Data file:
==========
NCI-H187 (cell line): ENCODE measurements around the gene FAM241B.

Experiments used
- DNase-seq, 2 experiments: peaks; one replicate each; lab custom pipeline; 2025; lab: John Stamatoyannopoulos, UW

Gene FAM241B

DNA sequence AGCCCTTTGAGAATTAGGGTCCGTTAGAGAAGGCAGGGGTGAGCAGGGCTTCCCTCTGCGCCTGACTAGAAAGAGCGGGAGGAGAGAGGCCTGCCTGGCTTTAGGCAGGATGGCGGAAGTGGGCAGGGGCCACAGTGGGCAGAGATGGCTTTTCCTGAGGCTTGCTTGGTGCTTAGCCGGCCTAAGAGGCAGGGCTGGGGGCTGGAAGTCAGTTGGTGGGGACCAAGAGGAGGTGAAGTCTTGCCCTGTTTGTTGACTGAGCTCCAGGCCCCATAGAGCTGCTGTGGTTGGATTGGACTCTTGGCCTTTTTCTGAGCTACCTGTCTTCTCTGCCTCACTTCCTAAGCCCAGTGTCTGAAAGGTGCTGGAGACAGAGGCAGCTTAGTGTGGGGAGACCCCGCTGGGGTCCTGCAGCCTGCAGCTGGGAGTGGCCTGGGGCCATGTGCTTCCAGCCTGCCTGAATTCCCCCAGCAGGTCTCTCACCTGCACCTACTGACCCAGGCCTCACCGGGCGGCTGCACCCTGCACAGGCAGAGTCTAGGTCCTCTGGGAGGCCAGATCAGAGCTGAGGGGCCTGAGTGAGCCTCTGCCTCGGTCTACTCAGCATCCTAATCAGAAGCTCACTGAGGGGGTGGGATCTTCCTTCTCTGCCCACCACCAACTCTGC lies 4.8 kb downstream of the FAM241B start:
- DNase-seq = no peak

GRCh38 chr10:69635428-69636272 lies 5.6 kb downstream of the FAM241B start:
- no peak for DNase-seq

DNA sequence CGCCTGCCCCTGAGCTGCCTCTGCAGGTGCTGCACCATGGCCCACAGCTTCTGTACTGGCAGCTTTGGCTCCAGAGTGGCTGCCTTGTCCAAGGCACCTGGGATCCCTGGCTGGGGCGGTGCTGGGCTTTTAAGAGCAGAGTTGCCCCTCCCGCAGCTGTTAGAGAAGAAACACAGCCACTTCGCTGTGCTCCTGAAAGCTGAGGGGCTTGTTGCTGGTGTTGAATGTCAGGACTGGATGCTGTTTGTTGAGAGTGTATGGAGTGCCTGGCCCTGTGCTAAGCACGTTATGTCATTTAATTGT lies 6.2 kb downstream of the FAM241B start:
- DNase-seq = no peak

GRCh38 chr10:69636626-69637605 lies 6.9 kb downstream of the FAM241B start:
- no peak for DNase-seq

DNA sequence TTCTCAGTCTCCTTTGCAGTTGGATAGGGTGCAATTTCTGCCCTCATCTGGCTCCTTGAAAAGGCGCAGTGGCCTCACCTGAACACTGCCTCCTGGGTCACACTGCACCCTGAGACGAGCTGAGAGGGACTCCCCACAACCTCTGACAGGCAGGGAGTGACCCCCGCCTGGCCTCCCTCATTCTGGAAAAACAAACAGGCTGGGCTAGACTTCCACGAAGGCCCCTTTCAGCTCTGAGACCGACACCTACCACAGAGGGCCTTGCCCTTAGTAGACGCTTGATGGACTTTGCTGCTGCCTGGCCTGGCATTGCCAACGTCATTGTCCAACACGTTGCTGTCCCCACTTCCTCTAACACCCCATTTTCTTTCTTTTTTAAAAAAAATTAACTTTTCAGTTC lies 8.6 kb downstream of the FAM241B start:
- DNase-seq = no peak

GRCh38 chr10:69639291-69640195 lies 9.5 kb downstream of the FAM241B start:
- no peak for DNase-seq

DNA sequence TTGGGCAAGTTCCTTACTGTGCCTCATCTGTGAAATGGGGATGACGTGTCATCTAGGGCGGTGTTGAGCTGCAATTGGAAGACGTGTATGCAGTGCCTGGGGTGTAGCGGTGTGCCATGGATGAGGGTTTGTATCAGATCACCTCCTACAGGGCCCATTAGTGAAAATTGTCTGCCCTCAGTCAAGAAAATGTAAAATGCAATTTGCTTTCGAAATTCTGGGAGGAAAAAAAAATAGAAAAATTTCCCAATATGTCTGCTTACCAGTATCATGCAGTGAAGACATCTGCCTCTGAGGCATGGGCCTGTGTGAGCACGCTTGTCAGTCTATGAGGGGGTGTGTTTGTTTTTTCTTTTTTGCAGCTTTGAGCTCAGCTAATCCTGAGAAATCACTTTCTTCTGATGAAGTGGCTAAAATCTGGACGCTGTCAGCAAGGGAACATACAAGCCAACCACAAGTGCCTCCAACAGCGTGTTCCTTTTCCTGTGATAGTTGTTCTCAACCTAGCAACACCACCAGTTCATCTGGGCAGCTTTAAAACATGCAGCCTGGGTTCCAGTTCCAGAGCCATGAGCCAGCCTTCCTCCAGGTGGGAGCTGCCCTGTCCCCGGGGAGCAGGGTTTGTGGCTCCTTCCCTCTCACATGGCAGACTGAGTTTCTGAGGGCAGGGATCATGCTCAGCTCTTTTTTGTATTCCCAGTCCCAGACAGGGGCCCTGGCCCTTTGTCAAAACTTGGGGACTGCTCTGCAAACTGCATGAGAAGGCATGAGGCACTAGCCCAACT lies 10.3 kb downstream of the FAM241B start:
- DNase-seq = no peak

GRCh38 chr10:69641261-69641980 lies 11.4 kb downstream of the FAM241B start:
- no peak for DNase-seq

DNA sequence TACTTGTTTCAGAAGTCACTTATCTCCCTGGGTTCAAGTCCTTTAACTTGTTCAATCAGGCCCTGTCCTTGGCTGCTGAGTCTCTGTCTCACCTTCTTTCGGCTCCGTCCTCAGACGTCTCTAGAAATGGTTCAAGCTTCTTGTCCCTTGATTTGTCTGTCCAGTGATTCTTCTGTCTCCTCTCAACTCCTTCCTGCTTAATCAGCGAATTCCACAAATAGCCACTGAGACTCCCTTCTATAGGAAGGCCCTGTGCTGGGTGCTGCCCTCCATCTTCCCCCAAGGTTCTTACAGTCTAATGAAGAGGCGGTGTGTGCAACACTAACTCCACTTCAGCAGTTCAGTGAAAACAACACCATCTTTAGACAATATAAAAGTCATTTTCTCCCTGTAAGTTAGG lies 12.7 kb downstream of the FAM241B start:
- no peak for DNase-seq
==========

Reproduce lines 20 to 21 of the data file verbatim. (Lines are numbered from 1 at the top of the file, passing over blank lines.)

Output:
- no peak for DNase-seq

DNA sequence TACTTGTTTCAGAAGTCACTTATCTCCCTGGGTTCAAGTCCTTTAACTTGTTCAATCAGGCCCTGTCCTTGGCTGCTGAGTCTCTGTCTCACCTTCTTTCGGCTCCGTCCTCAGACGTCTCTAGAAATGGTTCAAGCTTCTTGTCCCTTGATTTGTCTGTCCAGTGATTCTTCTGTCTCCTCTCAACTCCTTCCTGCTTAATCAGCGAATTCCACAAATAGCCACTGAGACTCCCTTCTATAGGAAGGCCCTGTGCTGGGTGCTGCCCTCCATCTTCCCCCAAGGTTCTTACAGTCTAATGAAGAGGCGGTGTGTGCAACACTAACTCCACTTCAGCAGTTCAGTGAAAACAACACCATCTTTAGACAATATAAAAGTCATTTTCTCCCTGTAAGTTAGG lies 12.7 kb downstream of the FAM241B start: